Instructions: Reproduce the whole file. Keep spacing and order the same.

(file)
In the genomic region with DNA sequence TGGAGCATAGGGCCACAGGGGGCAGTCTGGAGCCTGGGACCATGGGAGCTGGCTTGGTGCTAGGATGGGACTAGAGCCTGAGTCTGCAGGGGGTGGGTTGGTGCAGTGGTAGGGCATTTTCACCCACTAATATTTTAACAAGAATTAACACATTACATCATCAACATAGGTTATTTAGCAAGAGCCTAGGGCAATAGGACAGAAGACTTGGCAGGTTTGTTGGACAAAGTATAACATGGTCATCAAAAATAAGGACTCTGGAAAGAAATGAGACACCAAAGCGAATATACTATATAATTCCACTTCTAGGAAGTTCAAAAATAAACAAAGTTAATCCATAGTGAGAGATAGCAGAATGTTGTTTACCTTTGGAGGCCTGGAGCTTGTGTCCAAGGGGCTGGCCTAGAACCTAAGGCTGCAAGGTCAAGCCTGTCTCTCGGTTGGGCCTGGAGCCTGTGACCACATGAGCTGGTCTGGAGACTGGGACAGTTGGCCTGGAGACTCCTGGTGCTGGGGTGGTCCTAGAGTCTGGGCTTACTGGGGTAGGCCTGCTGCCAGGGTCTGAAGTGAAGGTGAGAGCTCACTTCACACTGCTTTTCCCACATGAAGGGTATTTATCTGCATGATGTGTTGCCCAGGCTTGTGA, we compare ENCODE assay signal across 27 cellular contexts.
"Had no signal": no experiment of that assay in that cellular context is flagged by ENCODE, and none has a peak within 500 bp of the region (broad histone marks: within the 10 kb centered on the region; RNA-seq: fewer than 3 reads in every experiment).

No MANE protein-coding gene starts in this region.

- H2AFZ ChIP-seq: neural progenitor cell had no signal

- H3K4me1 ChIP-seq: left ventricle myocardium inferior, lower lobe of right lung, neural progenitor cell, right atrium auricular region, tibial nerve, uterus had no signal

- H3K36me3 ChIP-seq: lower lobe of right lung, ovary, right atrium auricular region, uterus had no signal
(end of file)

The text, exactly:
In the genomic region with DNA sequence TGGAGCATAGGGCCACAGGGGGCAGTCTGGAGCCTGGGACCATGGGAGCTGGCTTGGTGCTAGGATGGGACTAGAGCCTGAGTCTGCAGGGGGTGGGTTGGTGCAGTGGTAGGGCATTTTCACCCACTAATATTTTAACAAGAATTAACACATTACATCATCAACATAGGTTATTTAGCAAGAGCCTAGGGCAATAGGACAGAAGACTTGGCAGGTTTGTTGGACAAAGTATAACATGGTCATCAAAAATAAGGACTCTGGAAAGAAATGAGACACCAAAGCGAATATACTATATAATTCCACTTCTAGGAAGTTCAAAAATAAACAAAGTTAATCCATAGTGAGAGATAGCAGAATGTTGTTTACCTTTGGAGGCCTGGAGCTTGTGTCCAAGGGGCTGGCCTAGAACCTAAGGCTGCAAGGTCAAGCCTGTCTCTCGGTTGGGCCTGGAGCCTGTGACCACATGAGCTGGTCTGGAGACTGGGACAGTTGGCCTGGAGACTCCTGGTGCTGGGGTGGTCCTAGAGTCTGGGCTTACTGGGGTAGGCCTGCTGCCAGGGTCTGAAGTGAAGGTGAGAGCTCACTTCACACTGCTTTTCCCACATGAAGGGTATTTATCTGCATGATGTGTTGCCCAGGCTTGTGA, we compare ENCODE assay signal across 27 cellular contexts.
"Had no signal": no experiment of that assay in that cellular context is flagged by ENCODE, and none has a peak within 500 bp of the region (broad histone marks: within the 10 kb centered on the region; RNA-seq: fewer than 3 reads in every experiment).

No MANE protein-coding gene starts in this region.

- H2AFZ ChIP-seq: neural progenitor cell had no signal

- H3K4me1 ChIP-seq: left ventricle myocardium inferior, lower lobe of right lung, neural progenitor cell, right atrium auricular region, tibial nerve, uterus had no signal

- H3K36me3 ChIP-seq: lower lobe of right lung, ovary, right atrium auricular region, uterus had no signal